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Permanent protections instead of temporary status, with Jaime Contreras


Trump has now revoked temporary protected status (TPS) for immigrants from four countries, the latest being El Salvador. Some 200,000 Salvadorans have come to the US fleeing civil war, earthquakes, and gang violence under this status, but now the administration demands they go home. SEIU 32BJ, the building service workers union, has 100,000 Salvadoran members, many of whom relied on TPS to work in the US. Jaime Contreras, a vice-president with the union and a Salvadoran immigrant himself, explains what the TPS policy has meant to people like his family and what the union is doing to protect its members and pressure Congress to fix the immigration system.

To me, this didn’t come as a surprise. We all heard the rhetoric during the campaign from this president. We knew it was coming. If there is one thing different between the Republicans and the Democrats it is Republicans say what they are going to do and they do it. Democrats, it is the ever-frustrating part where you say you are going to do something and then you do something opposite. Republicans at least stick to their guns and [Laughs] do what they said they were going to do. It is unfortunate. A lot of people were hoping it was only going to be rhetoric, but it is not a surprise.
You asked earlier “What are we going to do and how are we going to get ourselves organized?” SEIU and the rest of the labor movement, along with churches, community organizations, even the business community… The Chamber of Commerce is against eliminating TPS. Obviously, they weren’t heard. Now it is in the hands of Congress. Congress has to act and fix DACA, fix TPS, and allow these people to continue living in the United States as they have been. A lot of these people, like I said, they own homes, some of them are business owners, they have US-born children, they have roots here. They have roots here. You can’t uproot people who have been here for over two decades just like that. It is just not the American thing to do. So, we are going to be lobbying Congress and demanding they fix this problem once and for all for these people who really should be US citizens by now, if they were allowed the opportunity to do that.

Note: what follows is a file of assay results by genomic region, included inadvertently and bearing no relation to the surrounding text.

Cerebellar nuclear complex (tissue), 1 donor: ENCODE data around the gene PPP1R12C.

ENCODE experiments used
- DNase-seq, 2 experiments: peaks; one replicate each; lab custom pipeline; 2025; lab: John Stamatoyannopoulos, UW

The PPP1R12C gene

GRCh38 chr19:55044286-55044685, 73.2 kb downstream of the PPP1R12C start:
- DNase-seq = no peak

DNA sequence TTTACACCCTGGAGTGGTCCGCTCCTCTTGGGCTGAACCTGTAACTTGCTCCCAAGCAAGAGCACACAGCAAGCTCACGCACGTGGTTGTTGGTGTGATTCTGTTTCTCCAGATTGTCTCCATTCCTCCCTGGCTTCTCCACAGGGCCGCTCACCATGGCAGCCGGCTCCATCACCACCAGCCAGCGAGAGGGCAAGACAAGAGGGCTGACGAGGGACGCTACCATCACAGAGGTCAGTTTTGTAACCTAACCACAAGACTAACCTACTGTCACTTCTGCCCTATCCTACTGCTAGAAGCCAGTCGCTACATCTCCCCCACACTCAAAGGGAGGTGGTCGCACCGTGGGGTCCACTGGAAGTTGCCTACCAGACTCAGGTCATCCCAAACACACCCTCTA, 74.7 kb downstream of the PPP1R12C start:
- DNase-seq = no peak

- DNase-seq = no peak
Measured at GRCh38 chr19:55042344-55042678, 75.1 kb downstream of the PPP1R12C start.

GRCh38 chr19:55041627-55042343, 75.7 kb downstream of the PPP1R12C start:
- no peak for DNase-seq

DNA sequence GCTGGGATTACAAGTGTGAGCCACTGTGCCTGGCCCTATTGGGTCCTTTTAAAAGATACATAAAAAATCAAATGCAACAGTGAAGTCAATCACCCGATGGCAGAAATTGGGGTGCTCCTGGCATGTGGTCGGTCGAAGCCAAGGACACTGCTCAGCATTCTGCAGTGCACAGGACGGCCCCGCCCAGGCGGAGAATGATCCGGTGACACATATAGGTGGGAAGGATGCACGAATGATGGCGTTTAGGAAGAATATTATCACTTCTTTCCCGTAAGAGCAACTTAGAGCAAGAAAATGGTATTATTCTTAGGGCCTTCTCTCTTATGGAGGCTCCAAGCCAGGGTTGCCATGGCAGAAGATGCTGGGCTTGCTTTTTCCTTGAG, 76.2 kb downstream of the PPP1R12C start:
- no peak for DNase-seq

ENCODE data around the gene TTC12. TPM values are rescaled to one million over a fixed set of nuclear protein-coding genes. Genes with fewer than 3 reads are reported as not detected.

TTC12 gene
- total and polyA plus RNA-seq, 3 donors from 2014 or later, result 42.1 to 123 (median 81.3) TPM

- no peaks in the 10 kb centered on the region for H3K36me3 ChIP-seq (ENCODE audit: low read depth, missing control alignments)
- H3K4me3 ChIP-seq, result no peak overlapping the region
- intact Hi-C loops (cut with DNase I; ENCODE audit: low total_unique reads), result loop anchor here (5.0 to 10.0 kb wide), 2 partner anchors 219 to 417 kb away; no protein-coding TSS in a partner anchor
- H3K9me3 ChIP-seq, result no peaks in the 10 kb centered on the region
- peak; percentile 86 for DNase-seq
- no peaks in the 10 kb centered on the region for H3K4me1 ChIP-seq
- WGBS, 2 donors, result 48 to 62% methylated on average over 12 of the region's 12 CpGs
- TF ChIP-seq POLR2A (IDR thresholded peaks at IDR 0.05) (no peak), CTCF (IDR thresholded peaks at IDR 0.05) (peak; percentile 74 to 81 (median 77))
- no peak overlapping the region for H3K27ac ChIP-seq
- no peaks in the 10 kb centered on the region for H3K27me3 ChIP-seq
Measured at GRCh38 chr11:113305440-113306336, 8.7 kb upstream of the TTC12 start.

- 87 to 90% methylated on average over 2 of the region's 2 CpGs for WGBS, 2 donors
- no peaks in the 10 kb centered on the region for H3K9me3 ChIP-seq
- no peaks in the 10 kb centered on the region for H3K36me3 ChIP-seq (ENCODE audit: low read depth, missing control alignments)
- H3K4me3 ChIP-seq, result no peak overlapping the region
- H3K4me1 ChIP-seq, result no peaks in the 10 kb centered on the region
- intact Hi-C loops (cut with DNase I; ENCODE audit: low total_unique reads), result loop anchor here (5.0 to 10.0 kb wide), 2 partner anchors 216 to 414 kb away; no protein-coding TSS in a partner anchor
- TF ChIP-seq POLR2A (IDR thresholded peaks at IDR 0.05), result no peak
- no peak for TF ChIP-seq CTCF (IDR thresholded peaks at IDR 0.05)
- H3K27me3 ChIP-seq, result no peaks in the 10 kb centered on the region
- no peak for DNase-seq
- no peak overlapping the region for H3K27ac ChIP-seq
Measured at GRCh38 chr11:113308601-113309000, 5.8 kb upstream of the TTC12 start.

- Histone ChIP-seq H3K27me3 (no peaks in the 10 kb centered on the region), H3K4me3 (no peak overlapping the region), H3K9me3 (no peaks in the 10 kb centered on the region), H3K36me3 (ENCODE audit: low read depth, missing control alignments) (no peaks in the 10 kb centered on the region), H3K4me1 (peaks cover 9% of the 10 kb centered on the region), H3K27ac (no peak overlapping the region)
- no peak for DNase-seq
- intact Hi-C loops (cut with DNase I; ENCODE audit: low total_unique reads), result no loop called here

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Building rural power with Down Home North Carolina

Brigid Flaherty moved home to rural North Carolina after the election of Donald Trump to put her years of organizing experience to work “down home,” bringing together a multiracial organization of working-class people to build power in their communities. A year later, Down Home North Carolina has organizers and members in several counties and campaigns on national, regional and local issues, from healthcare to racial justice to energy bills. Flaherty joins me with member Kischa Peña and organizer Juan Miranda to talk about Down Home’s work in the last year and what’s coming up for them in 2018.

BF: When we were looking at the political makeup of North Carolina and what had happened since 2010 and the far-right takeover of the state and then moving into 2016 and watching that happen at the federal level, it felt like the best offense that we were going to have was to make sure that we were building strong local leadership in places in North Carolina that weren’t necessarily the places that had a lot of infrastructure. For us, this felt like a long-term project that needed to happen in order to make sure that working people got what they deserved, were able to build their leadership, and flex their muscle so that we could really be making winds that could change people’s lives in the years to come.